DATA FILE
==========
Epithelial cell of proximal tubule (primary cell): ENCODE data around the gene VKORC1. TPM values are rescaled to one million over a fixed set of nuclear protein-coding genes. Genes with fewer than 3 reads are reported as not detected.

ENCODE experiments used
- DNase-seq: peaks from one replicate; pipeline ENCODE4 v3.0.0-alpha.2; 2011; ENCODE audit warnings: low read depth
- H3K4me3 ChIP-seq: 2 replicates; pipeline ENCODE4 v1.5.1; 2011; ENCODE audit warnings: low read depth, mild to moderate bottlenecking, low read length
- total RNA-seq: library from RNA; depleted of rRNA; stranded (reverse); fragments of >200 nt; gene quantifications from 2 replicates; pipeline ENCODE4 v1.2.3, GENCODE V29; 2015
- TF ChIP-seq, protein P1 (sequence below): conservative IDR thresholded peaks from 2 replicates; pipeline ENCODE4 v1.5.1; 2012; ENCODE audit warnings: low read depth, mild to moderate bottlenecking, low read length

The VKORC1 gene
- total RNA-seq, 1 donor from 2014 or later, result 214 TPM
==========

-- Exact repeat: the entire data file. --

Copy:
Epithelial cell of proximal tubule (primary cell): ENCODE data around the gene VKORC1. TPM values are rescaled to one million over a fixed set of nuclear protein-coding genes. Genes with fewer than 3 reads are reported as not detected.

ENCODE experiments used
- DNase-seq: peaks from one replicate; pipeline ENCODE4 v3.0.0-alpha.2; 2011; ENCODE audit warnings: low read depth
- H3K4me3 ChIP-seq: 2 replicates; pipeline ENCODE4 v1.5.1; 2011; ENCODE audit warnings: low read depth, mild to moderate bottlenecking, low read length
- total RNA-seq: library from RNA; depleted of rRNA; stranded (reverse); fragments of >200 nt; gene quantifications from 2 replicates; pipeline ENCODE4 v1.2.3, GENCODE V29; 2015
- TF ChIP-seq, protein P1 (sequence below): conservative IDR thresholded peaks from 2 replicates; pipeline ENCODE4 v1.5.1; 2012; ENCODE audit warnings: low read depth, mild to moderate bottlenecking, low read length

The VKORC1 gene
- total RNA-seq, 1 donor from 2014 or later, result 214 TPM